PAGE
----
Capitalising on South-South Trade and Investment Growth

Given their interests in approaching Asian businesspeople and the desire by Asian investors’ to access Latin America, FIBA, signed a 18 March 2015 memorandum of understanding (MOU) with the Hong Kong Institute of Bankers (HKIB). The MOU explores potential collaboration with regard to promoting education and training activities between the two parties, with a view to promoting quality human resources for the banking and financial industries. Additionally, in early 2014, Enterprise Florida opened two full-service offices in Hong Kong and Shanghai in a bid to provide support to a growing number of Chinese companies interested in doing business in Florida, as well as to serve Florida’s small- and medium-sized businesses as they seek to expand into China.

Boosted by the existence of a large and diverse pool of Latin American-focussed multinational corporations and the availability of a wide spectrum of banking, financial, insurance and legal arrangements – many tailor-made for different Latin America markets – Miami has consistently been named América Economía (a Latin American business magazine) as the best city for doing business with Latin America. It has also won plaudits for the ease of hiring Latin American employees in the city and its facility for finding Latin America-origin business partners.

On top of its enhanced logistics infrastructure and concentration of a linguistically diverse Latino population, its low-tax environment and relatively low cost of hiring and living are also underlying reasons that corporations from the US, Latin America and Europe choose to locate (or relocate) their headquarters to Miami. This enables them to take advantage of a time zone benefit[5] (over US West Coast cities such as Los Angeles) and stay close to the business opportunities in and from Latin America.

 

Table: Comparative costs for corporate headquarters
Table: Comparative costs for corporate headquarters


Taking a bold and optimistic view of Miami’s future and its strategic role in Asian-Latin American trade and investment flows, many property developers have launched massive projects designed to cater to the up-and-coming demand for residential and commercial properties. A leading example here is the US$1.05 billion Brickell City Centre, developed by Swire Properties Inc, the US real estate subsidiary of Hong Kong-based Swire Pacific Holdings Ltd. Spanning four city blocks and set in the centre of the Brickell financial district of Miami, this 5.4 million square-foot development is currently the largest mixed-use urban development in Miami. It includes an underground car park, two mid-rise office buildings, two residential towers, a hotel, serviced apartments, and 500,000 square feet of retail and entertainment space.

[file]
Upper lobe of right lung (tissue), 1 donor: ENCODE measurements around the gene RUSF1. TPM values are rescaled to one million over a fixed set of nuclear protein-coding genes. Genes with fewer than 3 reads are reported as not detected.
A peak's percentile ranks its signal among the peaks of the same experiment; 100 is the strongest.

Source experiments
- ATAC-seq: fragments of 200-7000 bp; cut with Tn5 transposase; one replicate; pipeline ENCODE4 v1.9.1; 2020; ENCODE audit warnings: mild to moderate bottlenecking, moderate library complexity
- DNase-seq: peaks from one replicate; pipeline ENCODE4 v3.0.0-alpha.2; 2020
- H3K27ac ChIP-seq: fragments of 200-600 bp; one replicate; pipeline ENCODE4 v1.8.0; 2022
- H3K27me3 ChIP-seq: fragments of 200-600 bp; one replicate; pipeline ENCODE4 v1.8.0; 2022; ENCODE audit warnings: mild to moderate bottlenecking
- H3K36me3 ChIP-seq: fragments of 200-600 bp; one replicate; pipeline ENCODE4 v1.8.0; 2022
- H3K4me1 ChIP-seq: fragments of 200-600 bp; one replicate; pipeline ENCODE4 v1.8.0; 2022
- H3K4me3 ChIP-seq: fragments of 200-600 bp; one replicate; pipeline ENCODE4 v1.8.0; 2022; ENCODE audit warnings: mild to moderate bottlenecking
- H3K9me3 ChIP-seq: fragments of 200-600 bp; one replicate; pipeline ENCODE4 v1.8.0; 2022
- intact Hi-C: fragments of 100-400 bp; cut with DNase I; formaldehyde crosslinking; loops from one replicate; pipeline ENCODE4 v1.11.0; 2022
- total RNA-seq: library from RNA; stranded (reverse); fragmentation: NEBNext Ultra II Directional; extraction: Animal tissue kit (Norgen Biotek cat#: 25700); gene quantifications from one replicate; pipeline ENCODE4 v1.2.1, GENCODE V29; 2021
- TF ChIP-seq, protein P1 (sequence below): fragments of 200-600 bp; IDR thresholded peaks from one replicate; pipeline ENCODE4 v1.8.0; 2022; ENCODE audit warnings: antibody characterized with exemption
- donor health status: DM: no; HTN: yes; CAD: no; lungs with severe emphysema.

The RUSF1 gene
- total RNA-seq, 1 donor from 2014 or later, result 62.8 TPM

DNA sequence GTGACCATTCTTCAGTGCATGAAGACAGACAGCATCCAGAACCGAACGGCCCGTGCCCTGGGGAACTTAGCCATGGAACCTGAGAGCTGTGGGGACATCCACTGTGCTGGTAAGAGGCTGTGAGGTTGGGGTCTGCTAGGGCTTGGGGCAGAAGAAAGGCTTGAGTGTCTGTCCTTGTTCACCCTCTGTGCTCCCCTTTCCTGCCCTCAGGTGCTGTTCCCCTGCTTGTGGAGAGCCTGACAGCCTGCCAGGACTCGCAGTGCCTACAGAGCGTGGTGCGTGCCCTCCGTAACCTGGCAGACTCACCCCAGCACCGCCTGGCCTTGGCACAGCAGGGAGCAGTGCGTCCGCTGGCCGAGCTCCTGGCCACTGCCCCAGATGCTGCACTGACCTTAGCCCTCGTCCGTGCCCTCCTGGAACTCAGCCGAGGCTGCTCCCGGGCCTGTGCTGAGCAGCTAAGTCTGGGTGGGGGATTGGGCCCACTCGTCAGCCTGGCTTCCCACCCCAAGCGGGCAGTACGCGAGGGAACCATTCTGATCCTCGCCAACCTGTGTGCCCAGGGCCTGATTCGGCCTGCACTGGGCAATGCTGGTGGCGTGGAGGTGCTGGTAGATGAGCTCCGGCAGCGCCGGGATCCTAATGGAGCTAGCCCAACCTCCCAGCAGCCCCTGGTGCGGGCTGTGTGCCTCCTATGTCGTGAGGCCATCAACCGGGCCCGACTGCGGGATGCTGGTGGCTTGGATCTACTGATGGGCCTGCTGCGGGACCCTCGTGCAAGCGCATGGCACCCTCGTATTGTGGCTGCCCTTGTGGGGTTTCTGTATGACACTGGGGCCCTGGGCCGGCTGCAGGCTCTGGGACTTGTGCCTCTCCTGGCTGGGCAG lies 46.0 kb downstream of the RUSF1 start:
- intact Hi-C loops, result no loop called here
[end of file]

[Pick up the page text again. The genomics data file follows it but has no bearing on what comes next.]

Miami is also an increasingly important showcase for Latin American designers and artists to showcase their works to an international audience, including Asian buyers. Romero Britto, the internationally renowned Brazilian pop artist, for instance, has opened an art gallery on Lincoln Road in South Beach, Miami, in order to showcase his colourful sculptures, paintings and licensed products, as well as his limited edition works, prints and lithographs. In a bid to access the Asian market, Romero has also visited Hong Kong over recent years, staging exhibitions at the Opera Gallery, 1881 Heritage and APM Mall.

Photo: Romero Britto Art Gallery
Romero Britto’s Art Gallery on the popular Lincoln Road shopping promenade in Miami.
Photo: Romero Britto Art Gallery
Romero Britto’s Art Gallery on the popular Lincoln Road shopping promenade in Miami.
Photo: Licensed products under the Romero Britto brand
On sale in MIA: Licensed products under the Romero Britto brand.
Photo: Licensed products under the Romero Britto brand
On sale in MIA: Licensed products under the Romero Britto brand.

 

Photo: Romero Britto
Romero Britto's exhibits in the APM Mall, set in Hong Kong’s Kwun Tong District.
Photo: Romero Britto
Romero Britto's exhibits in the APM Mall, set in Hong Kong’s Kwun Tong District.

Business and investment aside, Miami is also one of the world’s most popular vacation spots. Latin Americans represent the largest group leisure visitors to Miami every year (five million out of a total of 14.6 million tourists in 2014), while PortMiami and Port Everglades were ranked the Number One and Number Two passenger cruise ports in the world, respectively handling 4.8 million and 3.9 million holidaymakers in 2014. Miami is also an attractive destination for consumer goods companies looking to test the marketability of their products in Latin America. Significantly, nearly 60% of visitors in 2014 considered shopping to be their most liked feature of Miami, way ahead of its weather (49%) and beautiful beaches (47%).

Despite the fact that Asians account for only 5% of the population in Miami, the potential for the growth of South-South trade and investment is stunning. An ever-increasing number of investors and immigrants from Latin America and Asia means Miami will continue to be a key regional business and financial hub for related South-South co-operation. The expected increase in cargo traffic, following the expansion of the Panama Canal and Suez Canal and the capacity upgrade of the PortMiami and MIA, is also going to make Miami a more visible logistics alternative along the Asia-Americas trade routes.

 


[1] It is estimated that Cubans account for more than half of the Hispanic/Latino population and one-third of the total population in Miami.

[2] This refers to Miami’s re-exports of Latin America-origin gold. According to WorldCity Analysis of US Census Bureau data, Miami’s exports of gold to Hong Kong rose from US$427.6 million in 2013, the first year it sent gold to Hong Kong, to US$1.42 billion in 2014. The surge in gold exports to Hong Kong is widely attributed to the insatiable gold demand from Asian consumers such as Chinese and Indians.

[3] Ranked 80th, Cuba’s trade with Miami totalled US$51.9 million in 2014.

[4] South-South trade refers to trade between developing countries.

[5] The time differences between Miami and other Latin American cities are between 30 minutes to three hours.

 

Content provided by Picture: Louis Chan